Funded through the federation, Hillel of Northern New Jersey works with students on all four campuses and students who go to other schools but whose parents live in the federation’s catchment area. “All the events we have are open to everyone. “I don’t know if it’s a unique model, but I don’t know of any others like it,” he continued. It’s a result of the good will and generosity of the federation, the fact that so many BHSJS alumni maintain strong ties to him and to the area, and come back home for summers during college, and “the synergy that we have allows us to do a lot of things that normally we wouldn’t be able to do,” he said.

“We have all the resources of the federation open to us, and all the community contacts. There is a world of difference when you are living in the community. We have a partnership.”

Given this immersion in the community, it is clear that the Allen family’s decision to move to Israel could not have been made lightly. “But my family and I” — by now the family includes four children; Abraham, 18; Sara, 15; Orah, 7; and Neima, 3 — “always had the dream of going to Israel, but we always told ourselves that we couldn’t afford it. We couldn’t imagine it. It didn’t seem to make sense.

“But then the reality of yeshiva tuition and health insurance and homeowners’ costs here — it became very clear that actually it is financially easier to live in Israel than here.

“And of course my sisters moved to Israel a few years ago, and a lot of close friends have made aliyah. That clearly paved the way for us.

“But then I was given an unbelievable opportunity to work with Yeshivat Lev HaTorah,” he said.

Yes, Rabbi Allen is moving to Israel to take his dream job. “I have been working with so many students, and it always has been my dream to start some kind of yeshiva in Israel,” he said. Through a series of meetings, coincidences, chance encounters, and the realization of shared ideals, he and his good friend Rabbi Mordechai Gershon, who is leaving his job as assistant rabbi at Congregation Ahavath Torah in Englewood to make aliyah, will work with Rabbi Boaz Mori in his yeshiva.

“It has a philosophy of openness and inclusiveness; a certain eclecticism in terms of learning,” he said. “What I love about Lev HaTorah is its character orientation, its middot, its values. They are polite and humble and respectful. “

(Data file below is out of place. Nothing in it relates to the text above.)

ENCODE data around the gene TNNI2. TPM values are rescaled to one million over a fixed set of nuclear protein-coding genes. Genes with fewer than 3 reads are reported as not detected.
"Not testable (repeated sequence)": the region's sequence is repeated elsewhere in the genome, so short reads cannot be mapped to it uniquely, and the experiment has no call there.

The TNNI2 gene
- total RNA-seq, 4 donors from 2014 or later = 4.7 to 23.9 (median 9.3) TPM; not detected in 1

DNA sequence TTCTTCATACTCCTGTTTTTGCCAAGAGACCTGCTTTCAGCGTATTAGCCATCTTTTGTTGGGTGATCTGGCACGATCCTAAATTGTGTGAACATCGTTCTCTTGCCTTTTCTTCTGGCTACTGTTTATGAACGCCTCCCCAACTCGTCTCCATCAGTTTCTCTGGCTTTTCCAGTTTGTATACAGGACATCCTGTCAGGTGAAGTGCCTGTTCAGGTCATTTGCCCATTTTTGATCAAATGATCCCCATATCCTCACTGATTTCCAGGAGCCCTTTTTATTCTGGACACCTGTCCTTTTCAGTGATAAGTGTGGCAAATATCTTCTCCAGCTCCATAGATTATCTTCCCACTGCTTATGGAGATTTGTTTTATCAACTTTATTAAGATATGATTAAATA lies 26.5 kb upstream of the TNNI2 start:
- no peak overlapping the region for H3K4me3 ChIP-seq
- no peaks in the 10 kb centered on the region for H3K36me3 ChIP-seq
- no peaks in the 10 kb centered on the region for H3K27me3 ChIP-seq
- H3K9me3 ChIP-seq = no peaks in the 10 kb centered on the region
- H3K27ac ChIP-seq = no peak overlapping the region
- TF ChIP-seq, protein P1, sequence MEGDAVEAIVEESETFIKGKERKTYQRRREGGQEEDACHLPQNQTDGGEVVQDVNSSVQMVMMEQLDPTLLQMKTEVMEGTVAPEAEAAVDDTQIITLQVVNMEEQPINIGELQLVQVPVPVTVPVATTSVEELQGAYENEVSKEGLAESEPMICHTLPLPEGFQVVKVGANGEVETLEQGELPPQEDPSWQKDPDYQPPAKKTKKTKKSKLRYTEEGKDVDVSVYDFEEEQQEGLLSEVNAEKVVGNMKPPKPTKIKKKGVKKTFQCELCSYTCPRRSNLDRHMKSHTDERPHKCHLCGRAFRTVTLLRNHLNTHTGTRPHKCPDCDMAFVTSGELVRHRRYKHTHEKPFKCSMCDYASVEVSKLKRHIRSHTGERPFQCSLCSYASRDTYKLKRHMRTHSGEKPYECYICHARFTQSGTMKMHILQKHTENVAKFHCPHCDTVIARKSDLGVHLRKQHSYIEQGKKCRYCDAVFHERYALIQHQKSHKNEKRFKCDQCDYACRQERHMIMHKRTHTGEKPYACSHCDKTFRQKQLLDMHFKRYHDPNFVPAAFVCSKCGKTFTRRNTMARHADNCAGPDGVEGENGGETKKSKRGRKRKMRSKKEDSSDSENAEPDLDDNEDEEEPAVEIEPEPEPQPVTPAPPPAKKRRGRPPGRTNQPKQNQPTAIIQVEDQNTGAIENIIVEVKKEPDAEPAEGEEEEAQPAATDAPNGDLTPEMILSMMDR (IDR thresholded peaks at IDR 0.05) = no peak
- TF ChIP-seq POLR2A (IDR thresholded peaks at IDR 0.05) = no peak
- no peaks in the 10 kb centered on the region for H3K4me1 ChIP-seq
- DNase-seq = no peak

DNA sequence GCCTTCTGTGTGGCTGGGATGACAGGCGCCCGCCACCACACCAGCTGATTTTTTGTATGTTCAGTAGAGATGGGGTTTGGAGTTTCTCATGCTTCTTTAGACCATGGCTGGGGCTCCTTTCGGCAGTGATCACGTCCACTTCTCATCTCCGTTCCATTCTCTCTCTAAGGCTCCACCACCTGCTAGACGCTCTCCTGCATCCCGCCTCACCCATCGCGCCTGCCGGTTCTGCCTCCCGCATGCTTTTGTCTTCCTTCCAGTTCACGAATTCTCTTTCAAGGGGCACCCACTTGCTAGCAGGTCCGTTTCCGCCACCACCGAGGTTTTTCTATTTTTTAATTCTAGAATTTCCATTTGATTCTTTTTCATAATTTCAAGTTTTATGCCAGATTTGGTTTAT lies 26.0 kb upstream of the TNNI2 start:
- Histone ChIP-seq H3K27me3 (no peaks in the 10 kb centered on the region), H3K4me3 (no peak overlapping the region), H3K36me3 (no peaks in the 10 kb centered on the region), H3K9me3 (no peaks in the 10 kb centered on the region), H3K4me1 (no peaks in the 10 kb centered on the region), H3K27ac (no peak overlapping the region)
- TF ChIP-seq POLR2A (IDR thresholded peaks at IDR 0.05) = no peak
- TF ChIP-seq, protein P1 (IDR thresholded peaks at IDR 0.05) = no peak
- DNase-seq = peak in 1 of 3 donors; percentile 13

At Hillel, Rabbi Allen worked with students of all Jewish backgrounds; it is a point of pride with him that he met each one of them where he or she was. “It is not a cookie-cutter thing,” he said. “You have to put time and effort into listening to people. If you don’t have your own agenda and want to help them, it is much easier to guide them.”

That is the approach he plans to take at Yeshivat Lev HaTorah. He lists the three things that appeal to him most about his new job.

“There will be a Sephardic track,” he said. “There will be a summer program for college students, and along with a group of professionals I will teach them specific skills that they can use when they come back to campus, everything from being a gabbai to being a kashrut supervisor in a Hillel kitchen to basic security training.

“And there will be a gap-year program for someone who is going to college, who is not necessarily observant, but has decided that he wants a year in Israel. We have been tasked with developing this kind of opportunity for someone who would like to start being observant, or to have the skills to learn on their own.”

Given Rabbi Allen’s wide range of skills and interests, his extensive and eclectic job history, the depth of his connections both here and in Israel, it is likely that we will hear a great deal more from him as he develops Yeshivat Lev HaTorah.

Like his students at Hillel and BCHSJS, we will miss him.